Marciano says that the company is able to handle these exotic, engineered metals because most production runs are small enough to allow staff members the time to perform a great deal of extra handling. This type of metal stamping doesn't compare to speedily processing a part with a progressive die, where parts are cranked out as quickly as possible.
"I've gone to a lot of tradeshows, and I don't see too many companies like ours that work with the exotic materials," says Marciano. "Some companies find it hard to deep draw these exotic materials, but we've got it down. We might have to inspect every single part and keep adjusting the dies while the work is in process, and we might have to polish the dies, as well. We could have an order for 100 parts and every part has to be checked, and even looked at under a magnifying glass after every press operation. This kind of work is very labor-intensive."
To create a tight seal for the power tubes, a ceramic or glass coating is often added to the tube. While the tube manufacturers will sometimes handle the glass coatings, the ceramic coating process is usually handled by a ceramic specialty house. "For example, when you make a glass seal for a piece of Kovar® for a vacuum, it's not fused," Marciano points out. "It's almost like welding it to the metal. When they use ceramic, they braze it and then put it in a furnace. The reason why it's compatible is because of the coefficient of [thermal] expansion between the metal and the ceramic. So they can heat up at the same time and cool down at the same time."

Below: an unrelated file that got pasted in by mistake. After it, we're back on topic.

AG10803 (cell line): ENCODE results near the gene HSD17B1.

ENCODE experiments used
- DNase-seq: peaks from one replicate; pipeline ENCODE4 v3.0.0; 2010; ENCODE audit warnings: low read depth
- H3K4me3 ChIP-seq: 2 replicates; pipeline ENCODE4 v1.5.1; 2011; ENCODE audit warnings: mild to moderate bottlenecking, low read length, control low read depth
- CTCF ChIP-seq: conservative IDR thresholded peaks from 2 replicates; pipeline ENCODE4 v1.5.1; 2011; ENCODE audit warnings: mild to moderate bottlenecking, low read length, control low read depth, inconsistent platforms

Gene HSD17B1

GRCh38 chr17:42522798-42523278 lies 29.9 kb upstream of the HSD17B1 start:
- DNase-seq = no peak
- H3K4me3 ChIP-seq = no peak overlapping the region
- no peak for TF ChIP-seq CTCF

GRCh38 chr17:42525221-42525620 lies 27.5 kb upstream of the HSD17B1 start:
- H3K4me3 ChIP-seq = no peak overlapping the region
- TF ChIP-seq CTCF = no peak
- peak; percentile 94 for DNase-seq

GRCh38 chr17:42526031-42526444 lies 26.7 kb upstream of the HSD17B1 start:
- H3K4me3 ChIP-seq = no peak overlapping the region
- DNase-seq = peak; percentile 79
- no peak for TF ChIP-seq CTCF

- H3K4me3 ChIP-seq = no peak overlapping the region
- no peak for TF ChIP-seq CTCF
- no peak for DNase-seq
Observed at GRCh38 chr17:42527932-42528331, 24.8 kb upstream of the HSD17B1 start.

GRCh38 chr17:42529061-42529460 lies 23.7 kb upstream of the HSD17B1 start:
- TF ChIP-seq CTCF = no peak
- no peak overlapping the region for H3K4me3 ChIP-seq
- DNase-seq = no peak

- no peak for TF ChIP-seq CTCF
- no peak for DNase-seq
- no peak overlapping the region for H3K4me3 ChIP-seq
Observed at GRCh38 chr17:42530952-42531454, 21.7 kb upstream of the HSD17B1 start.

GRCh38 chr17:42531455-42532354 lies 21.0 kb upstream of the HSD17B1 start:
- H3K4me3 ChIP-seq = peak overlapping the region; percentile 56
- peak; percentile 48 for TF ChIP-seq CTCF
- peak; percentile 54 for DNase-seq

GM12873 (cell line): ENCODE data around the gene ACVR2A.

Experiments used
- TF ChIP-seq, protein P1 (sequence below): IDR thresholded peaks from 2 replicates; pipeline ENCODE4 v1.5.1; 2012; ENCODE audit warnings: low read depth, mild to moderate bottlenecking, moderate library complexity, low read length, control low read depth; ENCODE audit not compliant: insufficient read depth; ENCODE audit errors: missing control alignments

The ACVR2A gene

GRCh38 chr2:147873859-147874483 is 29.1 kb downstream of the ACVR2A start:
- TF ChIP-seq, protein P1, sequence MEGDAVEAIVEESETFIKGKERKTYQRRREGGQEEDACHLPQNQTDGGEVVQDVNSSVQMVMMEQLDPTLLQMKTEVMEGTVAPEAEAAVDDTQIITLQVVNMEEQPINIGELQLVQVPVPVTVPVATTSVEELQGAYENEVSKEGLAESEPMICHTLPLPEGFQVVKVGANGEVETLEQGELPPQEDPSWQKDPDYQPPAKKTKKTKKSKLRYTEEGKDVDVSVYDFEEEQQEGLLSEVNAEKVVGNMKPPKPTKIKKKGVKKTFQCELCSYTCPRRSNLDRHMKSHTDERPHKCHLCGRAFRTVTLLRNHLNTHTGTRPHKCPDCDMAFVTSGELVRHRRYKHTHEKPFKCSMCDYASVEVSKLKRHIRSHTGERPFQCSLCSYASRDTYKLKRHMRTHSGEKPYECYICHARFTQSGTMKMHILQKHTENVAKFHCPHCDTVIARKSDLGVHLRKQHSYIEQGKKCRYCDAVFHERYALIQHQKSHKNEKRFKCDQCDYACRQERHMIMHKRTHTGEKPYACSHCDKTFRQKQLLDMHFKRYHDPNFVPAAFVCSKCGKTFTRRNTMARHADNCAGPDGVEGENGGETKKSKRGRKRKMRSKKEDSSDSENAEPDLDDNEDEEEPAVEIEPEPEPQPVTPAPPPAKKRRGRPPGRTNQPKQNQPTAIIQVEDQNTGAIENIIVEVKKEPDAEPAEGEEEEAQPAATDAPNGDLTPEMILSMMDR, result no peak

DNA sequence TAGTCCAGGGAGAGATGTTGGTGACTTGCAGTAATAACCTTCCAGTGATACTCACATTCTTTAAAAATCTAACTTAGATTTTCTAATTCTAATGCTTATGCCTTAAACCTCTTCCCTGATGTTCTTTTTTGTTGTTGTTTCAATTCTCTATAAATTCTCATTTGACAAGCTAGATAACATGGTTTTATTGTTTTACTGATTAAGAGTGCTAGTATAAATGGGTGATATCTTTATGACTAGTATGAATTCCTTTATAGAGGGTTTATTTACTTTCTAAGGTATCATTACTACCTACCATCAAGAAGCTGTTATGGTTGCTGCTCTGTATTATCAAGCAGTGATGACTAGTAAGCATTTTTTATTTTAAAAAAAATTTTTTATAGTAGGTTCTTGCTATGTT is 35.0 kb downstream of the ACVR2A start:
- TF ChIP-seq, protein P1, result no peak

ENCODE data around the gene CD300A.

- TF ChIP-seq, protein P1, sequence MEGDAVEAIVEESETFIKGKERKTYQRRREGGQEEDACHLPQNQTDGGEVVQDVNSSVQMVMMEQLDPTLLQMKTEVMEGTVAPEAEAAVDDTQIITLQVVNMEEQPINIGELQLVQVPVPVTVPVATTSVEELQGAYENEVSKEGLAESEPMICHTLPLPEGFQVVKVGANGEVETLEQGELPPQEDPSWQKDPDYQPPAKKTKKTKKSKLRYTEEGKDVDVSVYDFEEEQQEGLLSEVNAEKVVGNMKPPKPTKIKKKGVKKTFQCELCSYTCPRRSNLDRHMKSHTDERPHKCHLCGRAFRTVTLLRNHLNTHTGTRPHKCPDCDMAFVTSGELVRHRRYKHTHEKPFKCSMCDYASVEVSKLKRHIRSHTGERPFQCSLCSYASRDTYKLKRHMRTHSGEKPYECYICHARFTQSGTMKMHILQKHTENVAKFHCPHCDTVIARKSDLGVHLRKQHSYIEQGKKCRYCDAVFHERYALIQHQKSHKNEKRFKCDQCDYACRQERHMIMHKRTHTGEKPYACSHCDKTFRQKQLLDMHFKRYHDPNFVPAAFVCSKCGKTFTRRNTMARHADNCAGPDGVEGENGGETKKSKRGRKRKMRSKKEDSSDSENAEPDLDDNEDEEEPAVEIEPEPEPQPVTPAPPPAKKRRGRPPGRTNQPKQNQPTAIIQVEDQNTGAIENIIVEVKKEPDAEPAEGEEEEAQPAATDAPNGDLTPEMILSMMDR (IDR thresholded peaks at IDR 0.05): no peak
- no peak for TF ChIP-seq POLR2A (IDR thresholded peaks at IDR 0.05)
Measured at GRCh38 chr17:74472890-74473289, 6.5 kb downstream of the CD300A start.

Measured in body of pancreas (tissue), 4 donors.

Connecticut Coining not only has a large marketplace in this country, but has clients located all over Western Europe, including Germany, the Netherlands, and France. To respond to these far-reaching locations, the stamping company has sales people in-house that are fluent in the German, Dutch, and French languages. In addition, Marciano will sometimes travel to Europe to meet with existing and prospective clients.
"The parts that the Europeans require are the same types of parts that we make for the American companies," he says. "Business, whether overseas or domestic, usually gets developed by word-of-mouth."
Greg Marciano's father, Greg Sr., started the company back in 1963, providing deep drawn and other types of stamped metal parts. Greg Sr. initially started working with a couple of companies, one of which was a Stamford, Conn., tube manufacturer that continued to send him more and more of its deep drawing work. Today, Connecticut Coining employs 48 people in a 30,500-square-foot plant in Bethel, a small town south of Danbury. One of the keys to the company's growth has been its ability to firmly grasp its customers' needs, then build on that understanding to provide design and engineering assistance for maximum manufacturability.